Saturday, October 4, 2008

Thing #15-Online Games and Libraries

It has been fascinating for me to watch the growth of the relationship between online gaming and libraries. In my past life as a children's librarian we were always looking for the quick way to jump into new trends and somehow tie in reading. It is really interesting to see how different libraries are allowing their young adult patrons to go crazy in the online gaming world, providing access through the library as well as creating content for the library. Online gaming at the Library would definitely get those unusual non-users in to the building--or at least on the website.
After watching the video for Second Life, I didn't learn all that much about the libraries that are present. I have never even looked at Second Life, but I understand that making your avatar walk, run sit down, etc. is very difficult. So I would guess that the creator of the Second Life video attached to Thing 15 is really displaying his or her Second Life skills, with all the roller skating, flying,etc. I really don't see a worthwhile use of Second Life for libraries. I feel there are many other more valuable 2.0 features, such as Flickr and LibraryThing, that I would pursue first. We already have enough people using the library who are existing in a parallel universe--I don't really want to add even another universe!
I couldn't get Puzzle Pirates to work, so I decided to try Gaia Online, which was a website suggested by a blog comment on the Thing #15 blog entry on 23 Things. I really enjoyed playing the puzzle feature, and you could do it as a guest. Obviously I didn't create an account and then an avatar, etc. I was never into video games, and even though I play around with my stepsons occasionally I don't really enjoy any of the current state of the art stuff. Although, I would like to try the Wii, because I like the physical aspect. However, I can certainly see the appeal of online gaming, and my youngest stepson, 17, is into it heavily. Outside of programming to attract gamers to the Library, however, I'm somewhat skeptical of other library applications. It was fun, though!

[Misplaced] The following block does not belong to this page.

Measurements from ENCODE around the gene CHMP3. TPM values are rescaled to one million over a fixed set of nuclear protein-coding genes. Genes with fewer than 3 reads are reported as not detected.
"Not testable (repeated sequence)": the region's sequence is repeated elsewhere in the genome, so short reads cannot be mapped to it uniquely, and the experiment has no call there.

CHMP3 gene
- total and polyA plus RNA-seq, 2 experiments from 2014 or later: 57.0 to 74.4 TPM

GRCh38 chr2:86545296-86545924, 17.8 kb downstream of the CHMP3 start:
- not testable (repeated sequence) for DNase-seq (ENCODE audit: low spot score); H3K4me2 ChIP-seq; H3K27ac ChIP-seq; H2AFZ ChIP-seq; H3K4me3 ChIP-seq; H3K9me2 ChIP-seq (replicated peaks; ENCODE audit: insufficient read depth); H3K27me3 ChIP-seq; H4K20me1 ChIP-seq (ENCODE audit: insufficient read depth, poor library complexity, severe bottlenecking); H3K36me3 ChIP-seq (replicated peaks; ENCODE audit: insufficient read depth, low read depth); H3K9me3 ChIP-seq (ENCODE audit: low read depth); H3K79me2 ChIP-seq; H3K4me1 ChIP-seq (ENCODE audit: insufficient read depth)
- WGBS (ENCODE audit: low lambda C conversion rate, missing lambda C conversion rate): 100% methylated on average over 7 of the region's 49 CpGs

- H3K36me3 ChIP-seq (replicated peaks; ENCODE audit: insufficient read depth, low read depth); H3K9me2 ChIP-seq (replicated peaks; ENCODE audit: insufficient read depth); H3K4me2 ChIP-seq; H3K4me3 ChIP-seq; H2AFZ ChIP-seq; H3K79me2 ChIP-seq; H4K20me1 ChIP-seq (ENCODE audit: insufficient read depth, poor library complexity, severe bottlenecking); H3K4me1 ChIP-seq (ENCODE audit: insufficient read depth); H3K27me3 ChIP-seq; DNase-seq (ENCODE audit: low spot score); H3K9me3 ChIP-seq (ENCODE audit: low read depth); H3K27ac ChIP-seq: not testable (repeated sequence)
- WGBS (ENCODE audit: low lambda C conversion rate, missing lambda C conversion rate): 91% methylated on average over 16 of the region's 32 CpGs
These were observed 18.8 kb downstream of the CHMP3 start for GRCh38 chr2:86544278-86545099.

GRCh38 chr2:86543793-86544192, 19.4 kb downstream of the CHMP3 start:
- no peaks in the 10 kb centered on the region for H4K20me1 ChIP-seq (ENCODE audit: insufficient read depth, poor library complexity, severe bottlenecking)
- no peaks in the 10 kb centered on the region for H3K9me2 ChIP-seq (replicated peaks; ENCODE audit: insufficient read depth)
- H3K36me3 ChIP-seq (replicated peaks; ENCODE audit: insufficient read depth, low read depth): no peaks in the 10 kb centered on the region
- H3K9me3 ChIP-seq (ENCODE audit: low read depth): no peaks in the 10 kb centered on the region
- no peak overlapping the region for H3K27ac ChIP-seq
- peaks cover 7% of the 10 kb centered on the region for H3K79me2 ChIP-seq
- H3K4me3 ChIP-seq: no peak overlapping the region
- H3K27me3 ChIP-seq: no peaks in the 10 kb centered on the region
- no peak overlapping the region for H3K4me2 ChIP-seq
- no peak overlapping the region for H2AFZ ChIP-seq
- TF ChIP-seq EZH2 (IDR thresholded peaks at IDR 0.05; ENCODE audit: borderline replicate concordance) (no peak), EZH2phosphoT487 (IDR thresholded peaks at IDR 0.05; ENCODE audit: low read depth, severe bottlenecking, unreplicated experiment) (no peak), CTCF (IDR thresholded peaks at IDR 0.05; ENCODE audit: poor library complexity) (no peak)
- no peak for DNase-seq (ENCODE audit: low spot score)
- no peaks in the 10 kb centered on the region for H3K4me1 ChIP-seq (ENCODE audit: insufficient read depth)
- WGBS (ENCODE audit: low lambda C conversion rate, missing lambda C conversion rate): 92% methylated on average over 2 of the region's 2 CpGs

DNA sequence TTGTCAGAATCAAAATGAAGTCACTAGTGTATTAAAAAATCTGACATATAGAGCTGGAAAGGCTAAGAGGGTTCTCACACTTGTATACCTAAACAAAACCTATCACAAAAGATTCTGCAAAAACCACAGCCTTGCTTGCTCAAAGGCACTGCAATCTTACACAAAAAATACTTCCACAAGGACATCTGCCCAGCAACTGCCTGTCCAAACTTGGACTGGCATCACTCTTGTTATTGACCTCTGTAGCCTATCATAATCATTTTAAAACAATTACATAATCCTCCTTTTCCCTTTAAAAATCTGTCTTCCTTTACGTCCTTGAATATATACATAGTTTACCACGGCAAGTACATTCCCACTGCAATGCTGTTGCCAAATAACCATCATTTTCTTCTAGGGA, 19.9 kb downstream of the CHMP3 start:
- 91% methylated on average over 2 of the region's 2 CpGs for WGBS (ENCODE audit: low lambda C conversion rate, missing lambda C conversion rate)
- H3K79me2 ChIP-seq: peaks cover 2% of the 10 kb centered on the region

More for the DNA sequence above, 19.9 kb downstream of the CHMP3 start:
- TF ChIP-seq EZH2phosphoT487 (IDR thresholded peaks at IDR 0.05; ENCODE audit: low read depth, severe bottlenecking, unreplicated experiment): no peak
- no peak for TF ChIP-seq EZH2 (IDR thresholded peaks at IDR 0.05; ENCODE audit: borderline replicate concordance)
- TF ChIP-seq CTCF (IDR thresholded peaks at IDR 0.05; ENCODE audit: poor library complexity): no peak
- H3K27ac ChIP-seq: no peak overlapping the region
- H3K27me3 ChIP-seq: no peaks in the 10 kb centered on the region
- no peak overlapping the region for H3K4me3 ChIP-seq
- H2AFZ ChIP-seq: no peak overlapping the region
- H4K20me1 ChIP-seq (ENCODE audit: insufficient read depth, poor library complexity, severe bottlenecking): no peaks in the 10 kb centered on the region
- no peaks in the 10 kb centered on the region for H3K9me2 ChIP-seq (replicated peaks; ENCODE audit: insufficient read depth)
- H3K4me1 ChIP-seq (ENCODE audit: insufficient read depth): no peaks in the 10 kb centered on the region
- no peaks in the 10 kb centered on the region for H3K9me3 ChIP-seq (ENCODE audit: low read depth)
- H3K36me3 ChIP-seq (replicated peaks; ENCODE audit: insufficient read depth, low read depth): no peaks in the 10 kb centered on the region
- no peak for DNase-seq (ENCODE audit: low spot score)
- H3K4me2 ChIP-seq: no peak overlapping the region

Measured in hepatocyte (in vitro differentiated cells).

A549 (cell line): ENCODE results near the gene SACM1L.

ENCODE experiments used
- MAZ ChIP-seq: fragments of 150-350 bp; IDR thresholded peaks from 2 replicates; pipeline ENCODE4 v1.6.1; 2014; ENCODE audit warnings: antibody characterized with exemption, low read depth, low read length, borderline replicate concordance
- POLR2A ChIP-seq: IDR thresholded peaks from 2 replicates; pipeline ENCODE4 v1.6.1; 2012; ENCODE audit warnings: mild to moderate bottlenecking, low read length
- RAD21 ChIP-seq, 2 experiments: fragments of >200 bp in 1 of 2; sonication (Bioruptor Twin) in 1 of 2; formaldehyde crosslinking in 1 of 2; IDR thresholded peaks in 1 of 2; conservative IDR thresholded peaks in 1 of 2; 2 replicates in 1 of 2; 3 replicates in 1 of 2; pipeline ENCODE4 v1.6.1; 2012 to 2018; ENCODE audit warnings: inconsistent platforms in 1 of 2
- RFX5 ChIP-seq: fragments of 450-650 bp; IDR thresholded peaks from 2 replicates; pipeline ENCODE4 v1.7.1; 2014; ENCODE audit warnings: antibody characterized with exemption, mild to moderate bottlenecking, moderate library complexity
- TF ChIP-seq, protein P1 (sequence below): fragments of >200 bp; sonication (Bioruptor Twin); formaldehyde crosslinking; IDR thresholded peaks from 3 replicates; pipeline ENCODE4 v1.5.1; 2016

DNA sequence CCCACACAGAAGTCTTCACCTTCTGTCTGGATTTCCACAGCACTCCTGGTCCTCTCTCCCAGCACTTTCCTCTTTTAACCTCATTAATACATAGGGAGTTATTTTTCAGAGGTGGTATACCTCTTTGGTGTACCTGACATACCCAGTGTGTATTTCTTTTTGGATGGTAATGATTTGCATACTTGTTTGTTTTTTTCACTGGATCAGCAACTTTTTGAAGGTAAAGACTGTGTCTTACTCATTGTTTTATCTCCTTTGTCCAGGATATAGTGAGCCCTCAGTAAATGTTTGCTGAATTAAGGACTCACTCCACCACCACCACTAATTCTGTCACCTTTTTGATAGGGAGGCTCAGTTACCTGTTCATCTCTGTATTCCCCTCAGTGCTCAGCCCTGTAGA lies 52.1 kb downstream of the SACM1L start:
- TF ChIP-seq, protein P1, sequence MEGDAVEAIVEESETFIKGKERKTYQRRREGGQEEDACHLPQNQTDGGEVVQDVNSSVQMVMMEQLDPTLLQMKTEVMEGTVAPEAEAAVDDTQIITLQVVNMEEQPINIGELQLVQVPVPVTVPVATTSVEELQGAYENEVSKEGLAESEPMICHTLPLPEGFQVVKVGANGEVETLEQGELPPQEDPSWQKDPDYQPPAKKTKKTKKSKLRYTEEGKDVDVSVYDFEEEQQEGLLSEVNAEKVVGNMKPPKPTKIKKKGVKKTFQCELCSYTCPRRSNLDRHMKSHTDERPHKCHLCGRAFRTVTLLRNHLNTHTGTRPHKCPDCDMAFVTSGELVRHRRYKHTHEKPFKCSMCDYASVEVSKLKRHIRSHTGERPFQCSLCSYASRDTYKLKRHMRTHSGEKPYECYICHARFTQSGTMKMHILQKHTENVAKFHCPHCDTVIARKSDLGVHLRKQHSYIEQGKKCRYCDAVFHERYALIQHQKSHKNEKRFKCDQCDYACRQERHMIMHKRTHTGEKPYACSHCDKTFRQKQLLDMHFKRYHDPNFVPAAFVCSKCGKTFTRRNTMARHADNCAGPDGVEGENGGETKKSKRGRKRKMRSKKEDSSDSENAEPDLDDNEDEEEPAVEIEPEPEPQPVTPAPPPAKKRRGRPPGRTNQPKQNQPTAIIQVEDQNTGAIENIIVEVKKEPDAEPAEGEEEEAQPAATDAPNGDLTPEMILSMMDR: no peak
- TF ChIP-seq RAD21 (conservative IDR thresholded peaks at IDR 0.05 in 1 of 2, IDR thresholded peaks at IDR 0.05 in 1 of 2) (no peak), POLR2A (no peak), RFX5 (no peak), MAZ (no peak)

Wednesday, October 1, 2008

Thing #14-Library Thing

Finally--a thing I really loved working on! I truly enjoyed setting up my LT library, adding titles, and then adding the widget to my blog page that would display my book covers. I didn't take the time at this moment to do reviews or anything--perhaps I'll get back to that. I loved all the connecting features that automatically occurred, such as links to other personal reviews of books in my library. It was especially interesting to see that a certain non-fiction book I had just read and thoroughly enjoyed got some scathingly negative reviews--kind of surprised me! Most of the interactive features I found very simple to use, but I did have some difficulty adding favorite authors--the steps didn't seem very clear at first. Also, when looking at the other libraries that have LT accounts, it wasn't so simple to pull up their library book lists--the tab wasn't always available. Obviously, using the LT widget to display new book covers on a Library's blog or home page would be clever. If you were working with book clubs for your patrons I could see a value in that--providing important information about authors, availability etc. All in all, LT is a very fun tool.